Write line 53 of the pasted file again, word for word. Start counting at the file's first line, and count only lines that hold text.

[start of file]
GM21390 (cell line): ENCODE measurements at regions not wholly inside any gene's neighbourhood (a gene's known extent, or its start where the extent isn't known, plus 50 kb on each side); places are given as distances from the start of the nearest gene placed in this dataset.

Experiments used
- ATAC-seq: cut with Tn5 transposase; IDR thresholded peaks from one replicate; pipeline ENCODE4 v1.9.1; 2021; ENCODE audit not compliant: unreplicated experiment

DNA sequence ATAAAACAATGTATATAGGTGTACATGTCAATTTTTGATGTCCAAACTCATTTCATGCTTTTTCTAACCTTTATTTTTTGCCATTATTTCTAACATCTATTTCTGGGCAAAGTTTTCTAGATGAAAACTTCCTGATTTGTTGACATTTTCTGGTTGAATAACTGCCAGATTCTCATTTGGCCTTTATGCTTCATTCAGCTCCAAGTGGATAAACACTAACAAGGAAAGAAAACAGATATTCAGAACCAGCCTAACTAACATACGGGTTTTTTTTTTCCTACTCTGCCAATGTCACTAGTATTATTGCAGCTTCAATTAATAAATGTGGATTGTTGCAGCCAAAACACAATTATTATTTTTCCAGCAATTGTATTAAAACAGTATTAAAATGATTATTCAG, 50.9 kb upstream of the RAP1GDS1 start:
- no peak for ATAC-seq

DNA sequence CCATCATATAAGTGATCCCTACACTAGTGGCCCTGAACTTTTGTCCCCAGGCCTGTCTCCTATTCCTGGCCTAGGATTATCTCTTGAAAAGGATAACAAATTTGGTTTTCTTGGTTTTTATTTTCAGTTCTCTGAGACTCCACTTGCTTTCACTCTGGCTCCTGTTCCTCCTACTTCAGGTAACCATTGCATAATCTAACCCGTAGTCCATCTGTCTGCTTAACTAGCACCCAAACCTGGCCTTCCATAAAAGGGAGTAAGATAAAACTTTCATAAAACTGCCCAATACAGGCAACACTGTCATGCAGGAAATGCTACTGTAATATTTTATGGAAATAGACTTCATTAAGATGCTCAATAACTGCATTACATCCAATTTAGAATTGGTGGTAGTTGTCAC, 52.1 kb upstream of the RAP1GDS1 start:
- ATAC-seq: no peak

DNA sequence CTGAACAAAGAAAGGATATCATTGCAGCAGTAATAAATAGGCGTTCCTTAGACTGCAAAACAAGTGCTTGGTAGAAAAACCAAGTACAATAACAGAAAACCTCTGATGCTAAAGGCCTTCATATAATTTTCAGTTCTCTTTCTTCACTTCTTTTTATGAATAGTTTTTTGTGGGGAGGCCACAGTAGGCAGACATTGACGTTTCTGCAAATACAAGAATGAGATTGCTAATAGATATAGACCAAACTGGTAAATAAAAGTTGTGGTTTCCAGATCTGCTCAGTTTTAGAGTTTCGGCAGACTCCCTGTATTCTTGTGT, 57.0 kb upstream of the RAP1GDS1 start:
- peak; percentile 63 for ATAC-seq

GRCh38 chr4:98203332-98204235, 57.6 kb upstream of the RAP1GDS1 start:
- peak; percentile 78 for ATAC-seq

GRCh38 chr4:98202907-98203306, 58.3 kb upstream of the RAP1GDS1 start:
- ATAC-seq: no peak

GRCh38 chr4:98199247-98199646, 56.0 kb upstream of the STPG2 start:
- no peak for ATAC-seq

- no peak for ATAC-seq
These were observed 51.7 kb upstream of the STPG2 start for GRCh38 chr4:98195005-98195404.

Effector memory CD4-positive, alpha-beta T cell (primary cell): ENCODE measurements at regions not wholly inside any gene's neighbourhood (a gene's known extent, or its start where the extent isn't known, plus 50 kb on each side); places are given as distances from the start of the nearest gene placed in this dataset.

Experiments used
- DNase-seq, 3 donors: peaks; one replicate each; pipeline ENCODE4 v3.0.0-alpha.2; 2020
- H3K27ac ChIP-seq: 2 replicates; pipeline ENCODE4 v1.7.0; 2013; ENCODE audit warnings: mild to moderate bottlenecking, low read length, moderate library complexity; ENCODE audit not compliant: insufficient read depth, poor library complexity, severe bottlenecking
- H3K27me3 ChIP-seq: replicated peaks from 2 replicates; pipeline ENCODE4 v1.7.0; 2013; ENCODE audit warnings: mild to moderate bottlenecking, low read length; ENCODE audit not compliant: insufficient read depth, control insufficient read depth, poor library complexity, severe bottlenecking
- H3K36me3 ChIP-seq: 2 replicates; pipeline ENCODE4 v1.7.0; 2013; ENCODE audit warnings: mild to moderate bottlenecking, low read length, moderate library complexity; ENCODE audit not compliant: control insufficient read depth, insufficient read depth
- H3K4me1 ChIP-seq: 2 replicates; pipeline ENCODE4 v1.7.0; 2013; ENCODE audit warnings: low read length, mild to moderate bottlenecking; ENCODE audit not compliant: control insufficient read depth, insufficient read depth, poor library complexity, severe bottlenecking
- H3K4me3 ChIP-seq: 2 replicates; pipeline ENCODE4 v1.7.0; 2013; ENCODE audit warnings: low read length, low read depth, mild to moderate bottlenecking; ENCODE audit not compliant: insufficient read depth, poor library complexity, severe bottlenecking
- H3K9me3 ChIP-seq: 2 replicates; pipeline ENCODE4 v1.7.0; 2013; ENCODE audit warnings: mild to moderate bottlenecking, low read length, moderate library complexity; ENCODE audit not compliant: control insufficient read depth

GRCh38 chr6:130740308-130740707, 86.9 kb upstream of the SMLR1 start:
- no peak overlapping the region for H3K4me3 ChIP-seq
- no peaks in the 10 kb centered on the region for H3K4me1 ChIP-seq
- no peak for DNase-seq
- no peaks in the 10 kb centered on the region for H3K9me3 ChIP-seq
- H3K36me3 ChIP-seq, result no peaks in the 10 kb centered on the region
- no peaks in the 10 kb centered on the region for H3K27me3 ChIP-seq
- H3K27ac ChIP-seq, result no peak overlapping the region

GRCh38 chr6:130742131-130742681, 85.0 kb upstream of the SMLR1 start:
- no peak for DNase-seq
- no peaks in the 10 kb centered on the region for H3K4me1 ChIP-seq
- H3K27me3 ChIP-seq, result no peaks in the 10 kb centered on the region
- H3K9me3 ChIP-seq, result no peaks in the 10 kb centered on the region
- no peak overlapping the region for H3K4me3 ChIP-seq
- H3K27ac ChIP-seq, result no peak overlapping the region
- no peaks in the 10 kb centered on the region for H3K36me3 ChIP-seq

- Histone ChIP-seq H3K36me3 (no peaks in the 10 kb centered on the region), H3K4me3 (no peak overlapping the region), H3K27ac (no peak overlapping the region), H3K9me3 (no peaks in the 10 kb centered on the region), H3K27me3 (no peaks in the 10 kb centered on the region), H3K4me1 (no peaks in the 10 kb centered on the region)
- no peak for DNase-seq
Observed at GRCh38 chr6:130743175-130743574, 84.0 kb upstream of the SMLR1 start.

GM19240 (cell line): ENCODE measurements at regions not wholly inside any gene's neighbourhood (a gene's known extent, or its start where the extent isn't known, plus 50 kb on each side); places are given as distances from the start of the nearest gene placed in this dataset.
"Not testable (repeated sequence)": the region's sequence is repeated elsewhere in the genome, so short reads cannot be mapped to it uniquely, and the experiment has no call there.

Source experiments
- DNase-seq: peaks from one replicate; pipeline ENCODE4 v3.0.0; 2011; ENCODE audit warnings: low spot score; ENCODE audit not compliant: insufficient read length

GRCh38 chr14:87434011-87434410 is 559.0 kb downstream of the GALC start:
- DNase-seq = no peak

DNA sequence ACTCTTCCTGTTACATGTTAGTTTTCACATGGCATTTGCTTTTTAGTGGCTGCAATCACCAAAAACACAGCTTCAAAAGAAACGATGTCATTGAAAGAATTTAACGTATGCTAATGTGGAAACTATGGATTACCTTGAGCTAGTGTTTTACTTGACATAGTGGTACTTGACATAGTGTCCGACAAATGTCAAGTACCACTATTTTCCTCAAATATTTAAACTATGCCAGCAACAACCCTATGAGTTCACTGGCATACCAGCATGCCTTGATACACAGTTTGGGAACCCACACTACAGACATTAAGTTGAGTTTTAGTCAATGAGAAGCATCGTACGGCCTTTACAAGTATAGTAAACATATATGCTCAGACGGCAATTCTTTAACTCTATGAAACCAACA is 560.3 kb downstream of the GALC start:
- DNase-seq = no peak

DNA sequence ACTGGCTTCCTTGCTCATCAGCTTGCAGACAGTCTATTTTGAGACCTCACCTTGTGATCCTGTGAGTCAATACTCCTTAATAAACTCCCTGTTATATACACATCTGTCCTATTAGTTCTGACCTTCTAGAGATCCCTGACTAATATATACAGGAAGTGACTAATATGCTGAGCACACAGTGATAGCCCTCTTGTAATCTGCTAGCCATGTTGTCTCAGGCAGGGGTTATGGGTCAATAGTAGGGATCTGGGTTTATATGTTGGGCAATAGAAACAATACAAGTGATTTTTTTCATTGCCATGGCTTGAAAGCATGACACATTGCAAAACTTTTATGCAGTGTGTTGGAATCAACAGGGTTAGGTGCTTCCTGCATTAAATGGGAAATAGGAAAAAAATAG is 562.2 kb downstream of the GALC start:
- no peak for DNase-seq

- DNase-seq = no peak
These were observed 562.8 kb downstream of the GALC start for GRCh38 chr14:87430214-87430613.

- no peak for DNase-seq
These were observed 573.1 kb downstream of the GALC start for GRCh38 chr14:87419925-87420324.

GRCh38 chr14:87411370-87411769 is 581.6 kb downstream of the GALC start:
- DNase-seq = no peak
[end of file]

- DNase-seq = no peak